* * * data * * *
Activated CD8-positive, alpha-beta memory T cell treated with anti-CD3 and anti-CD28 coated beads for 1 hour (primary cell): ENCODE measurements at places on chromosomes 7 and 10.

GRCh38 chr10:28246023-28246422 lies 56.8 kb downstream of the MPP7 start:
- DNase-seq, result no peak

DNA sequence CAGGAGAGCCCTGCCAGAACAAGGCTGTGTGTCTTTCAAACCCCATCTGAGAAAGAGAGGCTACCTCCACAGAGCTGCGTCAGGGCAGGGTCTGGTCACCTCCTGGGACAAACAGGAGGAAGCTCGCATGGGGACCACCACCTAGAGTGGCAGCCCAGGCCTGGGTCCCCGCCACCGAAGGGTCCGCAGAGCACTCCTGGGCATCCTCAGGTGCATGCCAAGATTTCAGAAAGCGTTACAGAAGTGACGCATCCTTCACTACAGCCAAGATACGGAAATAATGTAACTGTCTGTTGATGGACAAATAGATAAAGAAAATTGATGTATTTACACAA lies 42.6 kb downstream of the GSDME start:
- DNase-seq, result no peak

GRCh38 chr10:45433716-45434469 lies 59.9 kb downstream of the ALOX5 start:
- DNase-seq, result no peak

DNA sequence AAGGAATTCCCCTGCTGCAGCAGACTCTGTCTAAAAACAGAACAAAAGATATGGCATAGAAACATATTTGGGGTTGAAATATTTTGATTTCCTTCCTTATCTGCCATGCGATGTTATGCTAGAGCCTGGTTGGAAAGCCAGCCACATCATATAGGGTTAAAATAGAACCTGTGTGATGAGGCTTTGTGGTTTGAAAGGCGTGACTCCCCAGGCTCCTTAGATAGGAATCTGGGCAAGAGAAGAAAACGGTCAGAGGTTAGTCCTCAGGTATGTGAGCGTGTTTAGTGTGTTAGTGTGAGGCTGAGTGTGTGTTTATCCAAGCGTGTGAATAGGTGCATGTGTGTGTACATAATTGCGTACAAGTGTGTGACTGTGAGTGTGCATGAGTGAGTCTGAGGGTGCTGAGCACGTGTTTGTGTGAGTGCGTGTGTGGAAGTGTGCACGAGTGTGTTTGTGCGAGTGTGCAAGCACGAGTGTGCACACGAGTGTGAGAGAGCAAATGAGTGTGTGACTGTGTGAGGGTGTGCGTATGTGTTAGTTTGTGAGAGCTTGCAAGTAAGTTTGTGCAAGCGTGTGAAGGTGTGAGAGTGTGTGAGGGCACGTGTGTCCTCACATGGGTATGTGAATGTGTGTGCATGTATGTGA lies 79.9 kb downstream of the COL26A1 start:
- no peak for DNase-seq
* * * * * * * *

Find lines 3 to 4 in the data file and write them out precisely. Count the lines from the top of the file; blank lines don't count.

- DNase-seq, result no peak

DNA sequence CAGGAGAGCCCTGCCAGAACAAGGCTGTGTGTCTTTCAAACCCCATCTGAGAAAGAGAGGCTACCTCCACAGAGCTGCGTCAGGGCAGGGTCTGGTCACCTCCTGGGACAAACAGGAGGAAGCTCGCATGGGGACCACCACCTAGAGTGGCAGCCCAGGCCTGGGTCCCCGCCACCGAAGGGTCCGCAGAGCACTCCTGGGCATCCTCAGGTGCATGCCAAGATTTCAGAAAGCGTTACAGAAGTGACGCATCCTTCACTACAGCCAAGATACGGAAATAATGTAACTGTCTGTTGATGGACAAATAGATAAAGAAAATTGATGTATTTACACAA lies 42.6 kb downstream of the GSDME start: